“ملّيت أنا ملّيت من الغربة, وتعبت من الترحال ... وقاسيت حياة صعبة وقضيت ليالي طوال”.
These are words from a song called “mallait” sung by Warda Aldjazairia. I’ve been looking for this song since 1992 when I first heard it on an Arabic radio station on Shortwave shortly after I migrated to the United States. I haven’t heard it ever since, and I managed to find it yesterday by pure coincidence.
It was a beautiful song when I first heard it, but now it’s much more than that – it’s a reflection of so many of my sentiments and those of numerous others in my shoes. I remember playing it early in the morning yesterday and nearly crying. It was so easy to listen to in 1992 back when life was simple and when my knowledge of the world around me was quite limited. Now I can only marvel about the complexity of the song and its lyrics. The music, however, is still as beautiful now as it was then – perhaps even more. Click here to download and listen to the song.
“I’m so fed up of being away from home, and I’m so weary of my numerous travels. I have lived a tough life, and suffered so many sleepless nights”.
The lines above struck a chord with me, but I’d like to believe that with wisdom, faith, endurance and toughness I’ve been able to get over them. It’s the next few lines that hit me like a ton of bricks. They have always been true, still are, and I have a feeling that they’ll always be:
“من غير حبايبنا, أيه يسوى تغريبنا, وأن كان معانا المال ... دحنا في غربتنا, لو لحظة تعبتنا, تبان همومنا جبال".
Translated, they read: “What’s being away from our loved ones worth, even if we have so much money, for if one little setback faces us, it always seems like mountains”.
Whether you like it or not, being extracted from your home, your childhood, your family and your loved ones places a huge burden upon your shoulders. You will always carry the burden, and though your body might get used to it, you only need to add a straw to be reminded of its heavy weight.
The song goes on to say:
"الحلم خدنا معاه, وسافرنا ورا دنياه, وصحينا ولقيناه, حلم وسراب وخيال".
Translated: “the dream seduced us and took us with it, and we traveled and ran after it, and when we woke up, we realized it was an illusion, a mirage, a mere fantasy”.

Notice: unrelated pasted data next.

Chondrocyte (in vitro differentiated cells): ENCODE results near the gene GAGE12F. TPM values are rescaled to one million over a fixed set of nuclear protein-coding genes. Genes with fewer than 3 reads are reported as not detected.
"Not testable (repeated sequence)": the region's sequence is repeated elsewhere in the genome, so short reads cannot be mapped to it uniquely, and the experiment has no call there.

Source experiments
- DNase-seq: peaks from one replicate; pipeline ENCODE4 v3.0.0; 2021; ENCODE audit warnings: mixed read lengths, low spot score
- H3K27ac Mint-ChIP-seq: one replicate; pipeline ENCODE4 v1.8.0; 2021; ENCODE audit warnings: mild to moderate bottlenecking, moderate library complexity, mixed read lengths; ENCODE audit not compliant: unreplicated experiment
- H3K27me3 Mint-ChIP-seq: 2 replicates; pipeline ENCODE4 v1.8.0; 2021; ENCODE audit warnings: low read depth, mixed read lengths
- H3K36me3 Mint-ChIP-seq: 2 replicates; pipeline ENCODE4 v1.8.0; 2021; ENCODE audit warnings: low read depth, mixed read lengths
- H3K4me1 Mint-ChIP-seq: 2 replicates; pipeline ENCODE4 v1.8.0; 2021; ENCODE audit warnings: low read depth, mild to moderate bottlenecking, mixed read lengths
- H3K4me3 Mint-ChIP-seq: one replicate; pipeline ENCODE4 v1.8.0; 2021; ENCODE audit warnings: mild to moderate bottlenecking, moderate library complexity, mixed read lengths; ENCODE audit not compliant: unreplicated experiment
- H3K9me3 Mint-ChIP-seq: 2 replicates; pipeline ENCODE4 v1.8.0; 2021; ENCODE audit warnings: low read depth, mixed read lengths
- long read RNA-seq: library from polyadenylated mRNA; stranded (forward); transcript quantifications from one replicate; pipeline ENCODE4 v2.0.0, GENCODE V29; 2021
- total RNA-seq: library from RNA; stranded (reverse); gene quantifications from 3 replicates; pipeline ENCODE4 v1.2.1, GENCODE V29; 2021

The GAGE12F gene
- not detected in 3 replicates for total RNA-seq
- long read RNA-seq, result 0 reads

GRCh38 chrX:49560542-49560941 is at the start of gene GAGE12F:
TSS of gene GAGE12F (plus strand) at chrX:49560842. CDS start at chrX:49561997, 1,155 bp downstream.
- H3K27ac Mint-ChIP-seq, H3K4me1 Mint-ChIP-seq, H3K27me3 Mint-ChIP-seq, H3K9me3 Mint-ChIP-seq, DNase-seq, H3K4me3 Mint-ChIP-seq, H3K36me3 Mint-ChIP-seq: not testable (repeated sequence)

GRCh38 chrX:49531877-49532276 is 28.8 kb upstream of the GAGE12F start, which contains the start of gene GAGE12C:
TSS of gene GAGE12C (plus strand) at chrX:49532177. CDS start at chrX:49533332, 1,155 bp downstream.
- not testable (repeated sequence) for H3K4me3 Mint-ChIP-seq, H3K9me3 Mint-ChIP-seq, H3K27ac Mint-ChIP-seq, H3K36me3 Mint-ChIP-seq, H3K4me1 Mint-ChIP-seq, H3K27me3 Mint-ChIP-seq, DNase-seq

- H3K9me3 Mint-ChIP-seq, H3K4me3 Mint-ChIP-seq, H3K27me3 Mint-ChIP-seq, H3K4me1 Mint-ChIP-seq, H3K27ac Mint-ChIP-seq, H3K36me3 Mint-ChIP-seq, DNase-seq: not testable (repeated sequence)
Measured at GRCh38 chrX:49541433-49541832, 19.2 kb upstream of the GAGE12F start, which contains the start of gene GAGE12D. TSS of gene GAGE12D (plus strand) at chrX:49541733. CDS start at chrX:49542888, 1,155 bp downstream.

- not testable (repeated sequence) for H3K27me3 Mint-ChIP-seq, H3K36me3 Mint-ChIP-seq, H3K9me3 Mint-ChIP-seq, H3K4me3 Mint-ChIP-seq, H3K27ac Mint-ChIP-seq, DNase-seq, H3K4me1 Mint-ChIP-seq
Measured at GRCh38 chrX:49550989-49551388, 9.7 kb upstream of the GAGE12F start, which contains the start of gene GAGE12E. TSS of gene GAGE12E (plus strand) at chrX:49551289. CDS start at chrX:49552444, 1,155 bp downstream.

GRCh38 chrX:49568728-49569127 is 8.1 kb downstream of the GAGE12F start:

I wondered about that for a long time. When I came to America, I had a lot of dreams. I dreamed of glory, money, status, happiness, and a life full of excitement. While I’m proud of all that I’ve achieved, I often wonder if it’s worth the price I’m paying? The fact of the matter is, I miss my family, I miss our neighbors, I miss my childhood friends, and I want to be with them so desperately. The passion of such longing lights an ever lasting fire in my heart, and I have yet to learn how to extinguish it.
Though we are not from the same country, the singer and I come from the same part of the world and share a similar culture. Despite the economic, political or social problems which plague this part of the world, the concept of community and roots is very strong. Your roots are your family, your parents, your neighbors who cared for you just as your parents did, and your childhood which bonded you to them and to so many others. Our countries were small, and you therefore scarcely moved, thus giving you the opportunity to experience the true meaning of human bonding. When you’re extracted all of a sudden, whether fleeing a hated condition or merely chasing a dream, you experience the pain of extraction first hand. You experience an almost lethal type of loneliness, and you experience certain feelings hardly familiar to the average human being. You make friends, but you wonder, as our singer does in the next few lines:
“مالناش هنا أحباب, ... مين يعشق الأغراب, ... ألا ألِّ له أسباب, مهما حلف أو قال".
Translated: “we have no one to love us here, for no one loves a stranger, except those who have their own reasons, no matter what they say and by whom they swear”.
This brought tears to my eyes. I don’t know if it is true, but I’m terrified it may be! I’d like to think that my relationships with people which I have developed over the years have been based on a mutual feeling of our common humanity and thus on love and respect for one another, but is that really true? I’ve developed strong relationships with people for the sake of doing business, so business was the common interest. Some of these relationships outlived the purpose for which they were formed. Some bonds were formed because of attraction to a member of the opposite sex, and these are usually over when the attraction is over, assuming a life long bond wasn’t created, or one that was created later became broken.
I can’t help but ask myself, What is it then, and how does it work! Are you, at the end of the day, when all is said and done, are you just a stranger, a drifter, one who doesn’t belong? Can relationships formed with people who do not know the meaning of bonding as you do sustain difficult times? Isn’t this just part of growing up, regardless whether you left your homeland or not?